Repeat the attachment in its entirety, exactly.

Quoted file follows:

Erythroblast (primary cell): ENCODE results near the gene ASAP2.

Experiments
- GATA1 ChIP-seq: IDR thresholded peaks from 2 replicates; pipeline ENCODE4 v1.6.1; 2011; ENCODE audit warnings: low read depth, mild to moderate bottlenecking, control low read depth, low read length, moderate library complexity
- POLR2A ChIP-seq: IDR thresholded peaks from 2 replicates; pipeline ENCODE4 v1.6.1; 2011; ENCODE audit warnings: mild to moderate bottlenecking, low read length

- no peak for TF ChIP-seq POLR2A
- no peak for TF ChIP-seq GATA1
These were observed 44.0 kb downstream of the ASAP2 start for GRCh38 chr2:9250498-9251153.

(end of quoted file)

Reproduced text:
Erythroblast (primary cell): ENCODE results near the gene ASAP2.

Experiments
- GATA1 ChIP-seq: IDR thresholded peaks from 2 replicates; pipeline ENCODE4 v1.6.1; 2011; ENCODE audit warnings: low read depth, mild to moderate bottlenecking, control low read depth, low read length, moderate library complexity
- POLR2A ChIP-seq: IDR thresholded peaks from 2 replicates; pipeline ENCODE4 v1.6.1; 2011; ENCODE audit warnings: mild to moderate bottlenecking, low read length

- no peak for TF ChIP-seq POLR2A
- no peak for TF ChIP-seq GATA1
These were observed 44.0 kb downstream of the ASAP2 start for GRCh38 chr2:9250498-9251153.